King Henry and his troops attack Harfleur. Then there’s some scenes with lesser soldiers, which don’t add much except making fun of the Welsh and Irish. Henry then meets with the Governor of Harfleur and after making a speech where he threatens all of the citizenry, the Governor surrenders to Henry. Elsewhere in France, we get a scene (in French) of Katharine having her maid, Alice, teach her some English. Meanwhile, the King of France is still trying to defeat Henry and is convinced he can do so. Henry meets the ambassador from the King of France who threatens him. Henry tells him that the English army is suffering from mass illness and they just want to march to Calais but they’ll turn and fight if they have to. The French troops are prepping for battle near Agincourt and the Dauphin is eager to get out so he can defeat Henry as the French have a superior number of troops. The Chorus then come out to set the stage for both sides prepping for battle in the dark of night and hinting that while the French are in better shape, things aren’t going to go very well for them.

In prepping for battle, Henry decides to disguise himself as a plebe and go out among the troops to get their temperature. They’re not thrilled at the idea of dying but they’re pretty loyal to Henry. Over in the French camp, the Dauphin and company are mounting their horses and prepping to attack. On the English side, some of Henry’s lords are worrying about their odds and wishing they had more men with them. However, Henry is satisfied with their numbers as it will prove a more heroic story if they win. The ambassador from France shows up and tells Henry that if he’ll pay a ransom for himself, the King will let him leave the country safely but Henry turns him down. There’s then several scenes of battle at the end of which we learn that the English have kicked some serious ass and wiped the floor with the French while losing very few men themselves. Henry, as a good king, gives the credit for the victory to God. We then  have the Chorus once more, who tell us all about Henry’s triumphant return to England, the arrival of an ambassador from France to set up peace terms, and Henry’s return to France to settle them.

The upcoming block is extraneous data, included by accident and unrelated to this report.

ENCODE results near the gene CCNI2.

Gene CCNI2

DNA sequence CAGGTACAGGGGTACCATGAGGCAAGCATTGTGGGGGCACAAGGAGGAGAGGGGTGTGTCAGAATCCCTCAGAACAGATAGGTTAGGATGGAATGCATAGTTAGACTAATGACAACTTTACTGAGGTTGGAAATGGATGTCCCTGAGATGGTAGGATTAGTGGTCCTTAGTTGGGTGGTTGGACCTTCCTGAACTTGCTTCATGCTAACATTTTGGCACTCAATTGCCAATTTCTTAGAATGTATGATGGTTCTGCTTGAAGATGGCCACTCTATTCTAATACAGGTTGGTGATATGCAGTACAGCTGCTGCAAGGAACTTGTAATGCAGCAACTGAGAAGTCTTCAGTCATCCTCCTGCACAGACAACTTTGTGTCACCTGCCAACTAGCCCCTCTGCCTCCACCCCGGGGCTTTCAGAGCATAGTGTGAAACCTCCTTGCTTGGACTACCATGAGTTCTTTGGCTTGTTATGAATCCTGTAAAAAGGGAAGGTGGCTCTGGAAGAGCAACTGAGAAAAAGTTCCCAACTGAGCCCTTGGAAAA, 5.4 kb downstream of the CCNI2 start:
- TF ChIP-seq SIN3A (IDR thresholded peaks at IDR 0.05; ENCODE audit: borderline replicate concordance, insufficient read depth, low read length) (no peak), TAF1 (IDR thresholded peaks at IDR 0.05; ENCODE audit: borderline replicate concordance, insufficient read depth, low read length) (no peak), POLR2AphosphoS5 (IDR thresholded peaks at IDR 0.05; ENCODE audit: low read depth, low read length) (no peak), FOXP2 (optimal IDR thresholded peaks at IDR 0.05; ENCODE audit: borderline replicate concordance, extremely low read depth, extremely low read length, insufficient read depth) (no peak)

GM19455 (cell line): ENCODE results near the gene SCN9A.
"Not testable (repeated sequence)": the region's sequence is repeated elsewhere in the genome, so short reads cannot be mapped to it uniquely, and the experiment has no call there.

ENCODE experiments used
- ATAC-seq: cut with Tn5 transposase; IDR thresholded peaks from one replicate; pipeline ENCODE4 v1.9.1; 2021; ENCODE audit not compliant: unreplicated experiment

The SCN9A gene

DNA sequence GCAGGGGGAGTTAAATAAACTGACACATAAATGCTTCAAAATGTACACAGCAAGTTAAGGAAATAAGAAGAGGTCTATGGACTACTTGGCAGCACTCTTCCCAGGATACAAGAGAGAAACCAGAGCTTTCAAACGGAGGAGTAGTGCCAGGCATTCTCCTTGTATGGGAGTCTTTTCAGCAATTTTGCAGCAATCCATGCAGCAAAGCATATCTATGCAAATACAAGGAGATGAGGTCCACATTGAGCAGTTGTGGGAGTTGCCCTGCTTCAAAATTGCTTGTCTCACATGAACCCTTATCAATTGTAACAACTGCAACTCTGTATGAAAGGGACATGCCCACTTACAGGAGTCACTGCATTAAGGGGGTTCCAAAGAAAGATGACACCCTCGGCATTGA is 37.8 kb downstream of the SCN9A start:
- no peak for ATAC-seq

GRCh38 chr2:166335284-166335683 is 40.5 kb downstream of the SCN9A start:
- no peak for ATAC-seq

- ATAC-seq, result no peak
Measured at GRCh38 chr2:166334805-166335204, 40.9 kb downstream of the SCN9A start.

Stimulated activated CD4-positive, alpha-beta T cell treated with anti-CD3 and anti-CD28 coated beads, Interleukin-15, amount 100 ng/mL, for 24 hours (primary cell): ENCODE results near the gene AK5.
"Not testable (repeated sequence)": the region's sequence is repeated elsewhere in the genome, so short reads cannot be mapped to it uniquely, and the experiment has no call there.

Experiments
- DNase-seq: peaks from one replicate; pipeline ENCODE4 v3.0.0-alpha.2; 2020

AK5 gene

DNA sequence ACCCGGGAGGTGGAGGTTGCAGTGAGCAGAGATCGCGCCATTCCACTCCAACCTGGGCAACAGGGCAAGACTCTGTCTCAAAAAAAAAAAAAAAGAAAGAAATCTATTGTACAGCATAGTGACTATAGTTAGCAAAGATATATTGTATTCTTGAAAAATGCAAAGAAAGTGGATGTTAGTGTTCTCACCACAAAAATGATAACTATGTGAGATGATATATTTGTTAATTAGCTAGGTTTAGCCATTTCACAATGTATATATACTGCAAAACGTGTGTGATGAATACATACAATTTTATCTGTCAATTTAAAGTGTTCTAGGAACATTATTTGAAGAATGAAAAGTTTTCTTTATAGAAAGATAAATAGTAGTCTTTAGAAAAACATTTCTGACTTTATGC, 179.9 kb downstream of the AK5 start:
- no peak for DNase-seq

We get a scene between some soldiers that’s pretty useless as it’s just one forcing the other to eat some leeks. We then get one of most impressive courtship scenes I’ve come across yet in Shakespeare where Henry tries to convince Katharine to marry him while dealing with the language barrier. Let’s just say, he’s thoroughly charming and could charm the pants off any girl. Katharine finally agrees, the King of France and Henry ratify their peace agreement, and Henry and Katharine head off to prep for the wedding. We get one final appearance from the Chorus who talk briefly about the general awesomeness of Henry V and then give us a teaser for the next set of plays by mentioning Henry VI.

Speech to Know: Henry has many rockin’ speeches in this play, and I’m particularly fond of his courtship speeches in the final act. However, his speeches during the battle scenes are ones that are far more familiar.

“Once more unto the breach, dear friends, once more;
Or close the wall up with our English dead!
In peace there’s nothing so becomes a man
As modest stillness and humility:
But when the blast of war blows in our ears,
Then imitate the action of the tiger;
Stiffen the sinews, summon up the blood.
Disguise  fair nature with hard-favour’d rage;
Then lend the eye a terrible aspect;
Let it pry through the portage of the head